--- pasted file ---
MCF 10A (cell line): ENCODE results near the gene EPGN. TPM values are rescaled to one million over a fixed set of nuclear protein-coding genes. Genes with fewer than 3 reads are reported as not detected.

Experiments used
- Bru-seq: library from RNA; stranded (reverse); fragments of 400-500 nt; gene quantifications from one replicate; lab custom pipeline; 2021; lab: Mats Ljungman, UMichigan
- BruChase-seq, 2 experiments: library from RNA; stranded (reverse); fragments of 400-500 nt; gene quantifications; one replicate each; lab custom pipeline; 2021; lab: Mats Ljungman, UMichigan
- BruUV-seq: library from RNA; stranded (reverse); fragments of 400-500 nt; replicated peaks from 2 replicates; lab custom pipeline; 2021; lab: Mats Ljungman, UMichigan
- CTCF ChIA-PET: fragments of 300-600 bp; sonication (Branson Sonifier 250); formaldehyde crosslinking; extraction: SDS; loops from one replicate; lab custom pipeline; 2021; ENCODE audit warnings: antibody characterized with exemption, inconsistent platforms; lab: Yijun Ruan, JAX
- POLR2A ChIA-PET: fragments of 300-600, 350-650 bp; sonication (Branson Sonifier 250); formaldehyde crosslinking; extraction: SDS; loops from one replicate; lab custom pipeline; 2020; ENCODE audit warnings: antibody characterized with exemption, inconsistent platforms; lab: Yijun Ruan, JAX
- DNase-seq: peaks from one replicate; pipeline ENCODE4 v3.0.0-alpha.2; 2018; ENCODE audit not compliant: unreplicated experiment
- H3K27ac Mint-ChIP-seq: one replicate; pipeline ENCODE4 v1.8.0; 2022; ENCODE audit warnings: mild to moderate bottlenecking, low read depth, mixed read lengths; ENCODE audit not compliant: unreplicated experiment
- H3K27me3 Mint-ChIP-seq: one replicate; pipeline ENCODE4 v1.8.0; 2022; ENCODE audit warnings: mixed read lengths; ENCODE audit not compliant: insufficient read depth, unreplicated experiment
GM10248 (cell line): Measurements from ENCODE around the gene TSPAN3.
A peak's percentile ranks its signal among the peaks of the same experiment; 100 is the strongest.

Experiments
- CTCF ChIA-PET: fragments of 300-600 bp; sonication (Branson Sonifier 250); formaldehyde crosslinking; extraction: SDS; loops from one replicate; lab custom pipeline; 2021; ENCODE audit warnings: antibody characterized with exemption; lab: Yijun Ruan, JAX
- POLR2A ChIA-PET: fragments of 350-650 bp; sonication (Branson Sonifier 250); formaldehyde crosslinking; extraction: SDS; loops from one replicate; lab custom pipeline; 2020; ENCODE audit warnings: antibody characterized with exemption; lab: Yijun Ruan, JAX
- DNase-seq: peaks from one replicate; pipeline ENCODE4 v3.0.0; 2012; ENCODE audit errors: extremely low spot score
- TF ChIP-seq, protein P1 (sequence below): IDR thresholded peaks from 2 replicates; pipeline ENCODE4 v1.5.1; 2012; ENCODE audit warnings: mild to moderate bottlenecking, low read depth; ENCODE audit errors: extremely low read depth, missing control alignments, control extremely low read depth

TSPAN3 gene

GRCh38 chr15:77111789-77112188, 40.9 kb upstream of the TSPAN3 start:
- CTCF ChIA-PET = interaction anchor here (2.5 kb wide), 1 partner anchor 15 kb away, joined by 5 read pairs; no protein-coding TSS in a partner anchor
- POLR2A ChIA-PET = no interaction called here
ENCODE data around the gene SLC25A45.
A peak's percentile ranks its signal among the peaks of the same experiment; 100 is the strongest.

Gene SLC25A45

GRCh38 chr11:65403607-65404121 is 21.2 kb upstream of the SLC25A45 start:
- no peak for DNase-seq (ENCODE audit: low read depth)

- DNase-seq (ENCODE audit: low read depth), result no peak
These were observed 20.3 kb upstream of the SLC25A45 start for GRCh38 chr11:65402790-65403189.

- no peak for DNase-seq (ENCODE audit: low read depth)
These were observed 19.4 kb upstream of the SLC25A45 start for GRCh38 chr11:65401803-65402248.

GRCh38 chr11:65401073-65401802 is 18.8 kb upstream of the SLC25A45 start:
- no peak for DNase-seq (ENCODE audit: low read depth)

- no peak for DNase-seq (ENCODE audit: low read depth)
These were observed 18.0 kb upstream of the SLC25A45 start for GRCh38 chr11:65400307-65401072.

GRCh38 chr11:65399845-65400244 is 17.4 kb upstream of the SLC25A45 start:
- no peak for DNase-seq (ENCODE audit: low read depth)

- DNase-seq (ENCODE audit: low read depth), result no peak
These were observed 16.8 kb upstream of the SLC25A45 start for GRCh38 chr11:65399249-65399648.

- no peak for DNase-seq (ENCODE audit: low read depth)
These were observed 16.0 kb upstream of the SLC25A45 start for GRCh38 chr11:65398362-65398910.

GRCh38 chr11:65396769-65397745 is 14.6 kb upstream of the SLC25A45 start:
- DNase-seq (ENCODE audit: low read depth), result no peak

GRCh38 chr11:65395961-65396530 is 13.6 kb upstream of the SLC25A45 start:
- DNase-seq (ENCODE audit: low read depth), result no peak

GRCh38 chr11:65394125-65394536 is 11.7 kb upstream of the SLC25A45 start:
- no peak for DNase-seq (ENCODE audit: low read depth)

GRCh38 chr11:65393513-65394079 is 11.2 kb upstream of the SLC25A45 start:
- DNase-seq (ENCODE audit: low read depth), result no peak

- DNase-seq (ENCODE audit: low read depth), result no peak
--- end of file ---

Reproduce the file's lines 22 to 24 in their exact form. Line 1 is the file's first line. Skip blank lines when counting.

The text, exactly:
ENCODE data around the gene SLC25A45.
A peak's percentile ranks its signal among the peaks of the same experiment; 100 is the strongest.

Gene SLC25A45